PIKT is cross-categorical, multi-purpose software for monitoring and configuring computer systems, administering networks, organizing system security, and much more. PIKT is intended primarily for system monitoring, and secondarily for configuration management, but its versatility and extensibility evoke many other wide-ranging uses. PIKT consists of a sophisticated, feature-rich file preprocessor; an innovative scripting language with unique labor-saving features; a flexible, centrally directed process scheduler; a customizing file installer; a collection of powerful command-line extensions; and other useful tools.
The GNOME NetworkManager is a set of co-operative tools that make networking simple and straightforward. Whether wireless or wired, NetworkManager allows you to quickly move from one network to another: once a network has been configured and joined once, it can be detected and re-joined automatically at a later date. It was designed to auto-detect as much information as possible, seamlessly switches connections when necessary, and provides immediate feedback of the network state to users and applications.
radmind is a suite of Unix command-line tools and a server designed to remotely administer the file systems of multiple Unix machines. At its core, radmind operates as a tripwire. It is able to detect changes to any managed filesystem object, e.g. files, directories, links, etc. However, radmind goes further than just integrity checking: once a change is detected, radmind can optionally reverse the change. Each managed machine may have its own loadset composed of multiple, layered overloads. This allows, for example, the operating system to be described separately from applications. Loadsets are stored on a remote server. By updating a loadset on the server, changes can be pushed to managed machines.
Augeas is a configuration API and editing tool. It parses common configuration files like /etc/hosts or /etc/grub.conf in their native formats and transforms them into a tree. Configuration changes are made by manipulating this tree and saving it back into native configuration files.
Omnitty is a curses-based program that allows you to log into several machines simultaneously and interact with them, selectively directing input to individual machines or groups of selected machines. You can run both line-oriented and screen-oriented in the target machines, because it has built- in terminal emulation capability. When the window is large enough, Omnitty also displays a "summary area" for each machine, in which it shows what the latest output from the machine was, so you can have an idea of what is going on in each machine.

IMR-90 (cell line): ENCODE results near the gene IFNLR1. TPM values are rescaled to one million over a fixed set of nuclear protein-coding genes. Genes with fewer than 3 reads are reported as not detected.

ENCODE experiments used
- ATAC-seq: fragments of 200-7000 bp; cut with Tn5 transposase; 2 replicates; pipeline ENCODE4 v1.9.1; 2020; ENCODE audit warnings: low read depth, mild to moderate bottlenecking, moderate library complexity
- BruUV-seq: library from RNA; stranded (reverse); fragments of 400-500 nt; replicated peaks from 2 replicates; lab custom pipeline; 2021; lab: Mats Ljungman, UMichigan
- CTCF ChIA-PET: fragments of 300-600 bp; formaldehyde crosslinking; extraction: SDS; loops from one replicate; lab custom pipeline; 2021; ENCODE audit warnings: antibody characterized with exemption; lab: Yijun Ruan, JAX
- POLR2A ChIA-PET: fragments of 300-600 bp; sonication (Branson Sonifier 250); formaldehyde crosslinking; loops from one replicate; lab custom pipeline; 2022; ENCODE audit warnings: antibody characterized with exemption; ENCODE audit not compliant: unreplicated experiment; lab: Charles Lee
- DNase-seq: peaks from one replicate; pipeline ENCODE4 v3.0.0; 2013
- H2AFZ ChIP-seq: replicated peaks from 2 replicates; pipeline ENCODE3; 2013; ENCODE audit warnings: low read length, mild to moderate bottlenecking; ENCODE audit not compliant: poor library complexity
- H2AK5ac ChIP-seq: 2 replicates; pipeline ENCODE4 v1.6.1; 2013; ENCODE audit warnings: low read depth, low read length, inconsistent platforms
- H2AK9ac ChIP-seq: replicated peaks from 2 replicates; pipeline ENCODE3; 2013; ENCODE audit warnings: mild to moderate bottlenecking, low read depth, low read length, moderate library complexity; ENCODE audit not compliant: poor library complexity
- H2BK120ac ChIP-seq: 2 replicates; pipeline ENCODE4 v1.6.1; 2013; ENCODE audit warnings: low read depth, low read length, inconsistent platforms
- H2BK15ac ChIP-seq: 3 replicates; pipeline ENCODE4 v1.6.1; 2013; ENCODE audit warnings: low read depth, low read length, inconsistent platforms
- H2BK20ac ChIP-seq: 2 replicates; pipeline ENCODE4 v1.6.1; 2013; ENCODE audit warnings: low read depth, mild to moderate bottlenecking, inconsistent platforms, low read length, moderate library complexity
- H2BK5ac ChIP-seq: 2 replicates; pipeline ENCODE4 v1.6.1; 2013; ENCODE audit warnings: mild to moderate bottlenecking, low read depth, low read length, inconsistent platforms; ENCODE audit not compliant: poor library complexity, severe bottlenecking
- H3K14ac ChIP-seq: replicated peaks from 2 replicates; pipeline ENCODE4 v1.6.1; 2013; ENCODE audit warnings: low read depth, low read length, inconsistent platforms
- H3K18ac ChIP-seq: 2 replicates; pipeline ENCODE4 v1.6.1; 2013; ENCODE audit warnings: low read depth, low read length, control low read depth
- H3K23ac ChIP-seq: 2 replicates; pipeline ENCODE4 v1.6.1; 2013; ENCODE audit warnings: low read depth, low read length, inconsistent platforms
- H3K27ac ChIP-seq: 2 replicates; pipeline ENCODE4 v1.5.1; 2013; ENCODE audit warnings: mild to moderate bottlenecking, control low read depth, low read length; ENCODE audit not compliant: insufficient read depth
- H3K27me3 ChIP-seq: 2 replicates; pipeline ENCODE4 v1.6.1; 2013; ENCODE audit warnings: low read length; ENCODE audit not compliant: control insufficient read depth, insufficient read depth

Installwatch is a simple utility which keeps track of which files are created and modified during the installation of a new program. It's fast and easy to use. It doesn't require a "pre-install" phase because it monitors processes while they run. Installwatch works with every dynamically linked ELF program, by intercepting system calls that cause file system alterations.
qmail-installer is a shell script that asks the user a few configuration questions, and then downloads, patches, installs, and configures qmail and its dependencies. Currently, the script installs daemontools and ucspi-tcp, and optionally qmailanalog, the SMTP AUTH patch, the qmail-queue patch, and the virus-scan-zip patch. The installer offers a number of modes (outbound only, outbound only with SMTP, normal, and normal with POP). The qmail installation performed by this script is compliant with Dan Bernstein's licensing, and is very close to an LWQ installation.
EPOR is an extensible package organiser for Unix-like systems. It's written to trace filesystem changes (something being installed) and save this information in a simple text database (this, as any other provided feature, is customisable via the embedded Guile interpreter). Database entries contain information supplied by the command line (package name, version, etc.) and traced by filesystem changes (new directories, files, etc.). This is achieved using the "LD_PRELOAD method''.